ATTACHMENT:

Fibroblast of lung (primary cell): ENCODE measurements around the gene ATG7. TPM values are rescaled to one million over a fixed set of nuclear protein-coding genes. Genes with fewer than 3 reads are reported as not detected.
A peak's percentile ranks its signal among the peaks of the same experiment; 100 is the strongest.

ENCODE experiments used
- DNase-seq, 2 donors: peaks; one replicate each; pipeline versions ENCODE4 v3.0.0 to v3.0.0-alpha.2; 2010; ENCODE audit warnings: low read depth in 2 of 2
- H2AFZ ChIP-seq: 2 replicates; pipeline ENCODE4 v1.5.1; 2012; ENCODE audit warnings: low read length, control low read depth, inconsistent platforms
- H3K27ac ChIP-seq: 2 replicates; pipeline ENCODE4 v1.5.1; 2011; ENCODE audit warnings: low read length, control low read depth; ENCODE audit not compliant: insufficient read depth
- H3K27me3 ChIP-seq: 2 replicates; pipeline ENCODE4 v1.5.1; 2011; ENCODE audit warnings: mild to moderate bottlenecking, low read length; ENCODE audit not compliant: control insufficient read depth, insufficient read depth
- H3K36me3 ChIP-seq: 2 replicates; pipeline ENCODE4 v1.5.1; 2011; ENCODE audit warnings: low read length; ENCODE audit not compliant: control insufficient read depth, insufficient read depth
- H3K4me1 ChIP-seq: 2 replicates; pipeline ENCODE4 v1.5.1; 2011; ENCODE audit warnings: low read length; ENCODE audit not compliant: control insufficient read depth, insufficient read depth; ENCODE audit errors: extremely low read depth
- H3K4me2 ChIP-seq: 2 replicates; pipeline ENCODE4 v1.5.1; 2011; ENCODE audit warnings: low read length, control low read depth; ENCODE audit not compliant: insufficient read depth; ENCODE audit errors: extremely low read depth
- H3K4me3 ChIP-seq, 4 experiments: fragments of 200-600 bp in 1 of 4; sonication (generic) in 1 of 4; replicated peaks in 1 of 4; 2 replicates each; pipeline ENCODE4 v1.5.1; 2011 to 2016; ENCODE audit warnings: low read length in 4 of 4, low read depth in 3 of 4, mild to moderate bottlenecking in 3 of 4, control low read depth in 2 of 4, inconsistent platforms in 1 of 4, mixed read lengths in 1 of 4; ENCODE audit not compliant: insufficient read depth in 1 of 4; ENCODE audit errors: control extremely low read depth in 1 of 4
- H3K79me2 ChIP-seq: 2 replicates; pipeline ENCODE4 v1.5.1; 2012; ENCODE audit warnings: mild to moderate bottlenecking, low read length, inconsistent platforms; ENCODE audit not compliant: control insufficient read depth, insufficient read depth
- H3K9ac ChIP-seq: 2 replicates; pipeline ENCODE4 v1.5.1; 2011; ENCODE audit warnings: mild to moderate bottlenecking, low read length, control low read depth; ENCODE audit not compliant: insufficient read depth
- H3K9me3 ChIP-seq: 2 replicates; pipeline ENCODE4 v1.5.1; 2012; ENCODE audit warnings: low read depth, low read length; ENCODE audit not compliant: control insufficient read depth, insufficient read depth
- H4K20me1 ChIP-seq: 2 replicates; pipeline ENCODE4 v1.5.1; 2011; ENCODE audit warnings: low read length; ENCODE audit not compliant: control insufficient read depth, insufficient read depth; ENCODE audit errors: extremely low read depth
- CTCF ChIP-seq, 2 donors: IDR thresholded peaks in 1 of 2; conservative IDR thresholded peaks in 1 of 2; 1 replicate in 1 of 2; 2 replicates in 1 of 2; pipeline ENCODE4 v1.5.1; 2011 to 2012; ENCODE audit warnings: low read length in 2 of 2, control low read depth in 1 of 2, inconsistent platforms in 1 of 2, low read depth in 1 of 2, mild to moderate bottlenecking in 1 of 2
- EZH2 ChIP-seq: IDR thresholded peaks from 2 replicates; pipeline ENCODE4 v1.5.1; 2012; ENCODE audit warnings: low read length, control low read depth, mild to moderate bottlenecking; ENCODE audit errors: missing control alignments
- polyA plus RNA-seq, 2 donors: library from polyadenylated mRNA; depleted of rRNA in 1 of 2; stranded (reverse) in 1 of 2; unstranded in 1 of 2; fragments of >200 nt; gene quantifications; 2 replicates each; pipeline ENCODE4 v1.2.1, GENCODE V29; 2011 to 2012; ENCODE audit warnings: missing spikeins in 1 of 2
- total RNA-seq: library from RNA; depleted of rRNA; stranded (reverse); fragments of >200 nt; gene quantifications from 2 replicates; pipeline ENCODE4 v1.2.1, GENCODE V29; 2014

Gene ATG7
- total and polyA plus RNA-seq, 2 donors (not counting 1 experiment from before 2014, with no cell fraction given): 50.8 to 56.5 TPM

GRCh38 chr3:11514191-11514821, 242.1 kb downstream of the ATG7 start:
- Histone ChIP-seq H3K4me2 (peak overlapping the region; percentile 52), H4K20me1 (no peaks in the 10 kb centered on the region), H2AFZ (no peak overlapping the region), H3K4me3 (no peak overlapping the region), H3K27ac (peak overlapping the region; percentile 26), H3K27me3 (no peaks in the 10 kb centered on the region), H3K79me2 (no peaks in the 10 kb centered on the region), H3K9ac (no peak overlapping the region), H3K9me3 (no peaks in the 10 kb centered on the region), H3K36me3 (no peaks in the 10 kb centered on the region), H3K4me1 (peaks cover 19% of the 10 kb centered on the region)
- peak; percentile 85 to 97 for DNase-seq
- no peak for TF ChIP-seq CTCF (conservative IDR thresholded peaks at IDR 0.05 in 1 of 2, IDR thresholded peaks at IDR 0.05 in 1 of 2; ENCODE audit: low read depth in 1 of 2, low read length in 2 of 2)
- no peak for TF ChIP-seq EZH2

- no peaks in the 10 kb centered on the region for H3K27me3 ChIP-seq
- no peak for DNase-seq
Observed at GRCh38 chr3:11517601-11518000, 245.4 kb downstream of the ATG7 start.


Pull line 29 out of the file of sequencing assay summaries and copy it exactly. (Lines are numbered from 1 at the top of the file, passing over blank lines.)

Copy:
Observed at GRCh38 chr3:11517601-11518000, 245.4 kb downstream of the ATG7 start.